Founded in 1744 by Empress Elizabeth, the St. Petersburg porcelain factory was one of the earliest, albeit lesser known, European factories to start producing hard-paste porcelain. Russia’s porcelain recipe was not a stolen Meissen secret. A talented Russian scientist, Dmitry Vinogradov made numerous experiments with local clays and rocky minerals to create the high quality hard-paste porcelain closely resembling the Chinese formula. In 1756, Vinogradov built a large kiln, and the first dinner set, known as Her Majesty’s Own Service, was made for Empress Elizabeth.

It was Catherine the Great, however, who turned the factory into a world-class porcelain manufacturer.  After inspecting the factory and ordering its reorganization, a noticeable improvement in the quality of the porcelain soon followed. Named the Imperial Porcelain Factory, it received unbounded royal patronage and, for over a hundred and fifty years, catered to the needs of the court and Imperial family. The factory produced dinner and dessert services for various Imperial residences and royal yachts, as well as dowry sets and diplomatic gifts. Starting from the reign of Catherine the Great and until the Russian revolution of 1917, all products of the Imperial Porcelain Factory bore the monogram of the reigning monarch.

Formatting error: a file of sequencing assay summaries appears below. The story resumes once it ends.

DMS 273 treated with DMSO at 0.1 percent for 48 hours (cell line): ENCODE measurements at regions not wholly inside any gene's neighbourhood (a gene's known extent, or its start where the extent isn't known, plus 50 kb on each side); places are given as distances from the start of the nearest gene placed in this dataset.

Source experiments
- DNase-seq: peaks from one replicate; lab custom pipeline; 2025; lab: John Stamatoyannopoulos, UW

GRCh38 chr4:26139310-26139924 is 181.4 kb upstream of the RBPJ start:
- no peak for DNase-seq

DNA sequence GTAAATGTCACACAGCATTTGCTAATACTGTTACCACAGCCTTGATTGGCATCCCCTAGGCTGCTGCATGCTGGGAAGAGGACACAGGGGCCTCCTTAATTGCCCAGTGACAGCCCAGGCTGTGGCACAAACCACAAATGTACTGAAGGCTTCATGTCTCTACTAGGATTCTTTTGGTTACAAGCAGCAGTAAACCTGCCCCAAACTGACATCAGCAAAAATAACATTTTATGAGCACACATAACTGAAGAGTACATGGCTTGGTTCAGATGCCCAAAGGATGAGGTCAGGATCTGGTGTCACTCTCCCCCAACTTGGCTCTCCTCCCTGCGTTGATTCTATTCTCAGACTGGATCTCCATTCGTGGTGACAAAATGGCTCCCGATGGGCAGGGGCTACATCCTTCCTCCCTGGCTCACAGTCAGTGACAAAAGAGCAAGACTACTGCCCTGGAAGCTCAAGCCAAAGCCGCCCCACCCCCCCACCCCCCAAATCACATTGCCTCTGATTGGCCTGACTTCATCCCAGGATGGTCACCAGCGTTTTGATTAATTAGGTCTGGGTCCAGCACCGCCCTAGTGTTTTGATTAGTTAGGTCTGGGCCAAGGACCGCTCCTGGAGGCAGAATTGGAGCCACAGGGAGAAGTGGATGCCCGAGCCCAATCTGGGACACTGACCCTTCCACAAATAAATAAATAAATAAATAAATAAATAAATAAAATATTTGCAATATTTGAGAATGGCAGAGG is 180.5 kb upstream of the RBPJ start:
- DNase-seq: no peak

The Imperial Porcelain Factory in St. Petersburg endured through wars and revolutions—outlasting the Imperial dynasty whose needs it served for almost two centuries.